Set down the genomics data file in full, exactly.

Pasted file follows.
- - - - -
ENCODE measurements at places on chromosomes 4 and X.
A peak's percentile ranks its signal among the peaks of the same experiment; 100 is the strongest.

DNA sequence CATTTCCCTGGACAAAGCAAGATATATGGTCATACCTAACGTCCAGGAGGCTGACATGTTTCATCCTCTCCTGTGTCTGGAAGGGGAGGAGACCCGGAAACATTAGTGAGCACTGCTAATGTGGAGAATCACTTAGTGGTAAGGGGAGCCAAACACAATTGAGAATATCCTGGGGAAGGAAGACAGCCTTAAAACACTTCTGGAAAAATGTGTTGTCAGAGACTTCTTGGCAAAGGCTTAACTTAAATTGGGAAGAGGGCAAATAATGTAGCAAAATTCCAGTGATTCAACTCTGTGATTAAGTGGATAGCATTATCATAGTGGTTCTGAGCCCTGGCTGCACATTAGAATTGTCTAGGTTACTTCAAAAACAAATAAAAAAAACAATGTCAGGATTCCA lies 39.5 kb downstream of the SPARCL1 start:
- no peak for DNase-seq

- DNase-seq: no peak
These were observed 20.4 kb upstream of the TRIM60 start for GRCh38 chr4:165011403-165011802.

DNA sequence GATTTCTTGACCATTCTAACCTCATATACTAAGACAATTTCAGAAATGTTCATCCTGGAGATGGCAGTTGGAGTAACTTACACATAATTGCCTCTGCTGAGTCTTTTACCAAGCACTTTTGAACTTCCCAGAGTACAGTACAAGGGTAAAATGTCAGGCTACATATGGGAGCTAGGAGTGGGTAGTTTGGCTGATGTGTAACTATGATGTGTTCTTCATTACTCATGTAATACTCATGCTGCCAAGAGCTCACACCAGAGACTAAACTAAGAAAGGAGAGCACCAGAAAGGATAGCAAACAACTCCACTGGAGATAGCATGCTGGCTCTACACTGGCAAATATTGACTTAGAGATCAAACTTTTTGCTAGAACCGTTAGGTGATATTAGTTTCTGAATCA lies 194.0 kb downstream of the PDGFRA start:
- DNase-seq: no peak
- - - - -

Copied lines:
ENCODE measurements at places on chromosomes 4 and X.
A peak's percentile ranks its signal among the peaks of the same experiment; 100 is the strongest.

DNA sequence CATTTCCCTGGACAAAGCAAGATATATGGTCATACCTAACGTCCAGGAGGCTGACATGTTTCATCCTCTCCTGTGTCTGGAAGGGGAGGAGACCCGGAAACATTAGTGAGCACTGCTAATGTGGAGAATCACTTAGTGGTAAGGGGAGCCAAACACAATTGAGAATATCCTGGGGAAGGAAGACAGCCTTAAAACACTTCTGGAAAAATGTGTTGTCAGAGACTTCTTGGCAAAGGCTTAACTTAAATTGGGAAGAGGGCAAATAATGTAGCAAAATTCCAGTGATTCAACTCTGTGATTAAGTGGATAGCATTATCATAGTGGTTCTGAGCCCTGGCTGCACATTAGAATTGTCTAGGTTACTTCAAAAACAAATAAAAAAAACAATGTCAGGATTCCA lies 39.5 kb downstream of the SPARCL1 start:
- no peak for DNase-seq

- DNase-seq: no peak
These were observed 20.4 kb upstream of the TRIM60 start for GRCh38 chr4:165011403-165011802.

DNA sequence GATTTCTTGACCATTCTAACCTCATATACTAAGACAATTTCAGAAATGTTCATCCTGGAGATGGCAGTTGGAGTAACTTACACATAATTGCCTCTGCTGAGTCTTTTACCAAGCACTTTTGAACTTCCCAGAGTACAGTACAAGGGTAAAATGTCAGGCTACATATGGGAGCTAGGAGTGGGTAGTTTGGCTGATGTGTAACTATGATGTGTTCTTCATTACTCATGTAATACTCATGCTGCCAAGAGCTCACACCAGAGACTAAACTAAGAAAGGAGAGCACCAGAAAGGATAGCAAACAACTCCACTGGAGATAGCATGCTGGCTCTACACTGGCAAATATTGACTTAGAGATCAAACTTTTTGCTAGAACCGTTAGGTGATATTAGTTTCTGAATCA lies 194.0 kb downstream of the PDGFRA start:
- DNase-seq: no peak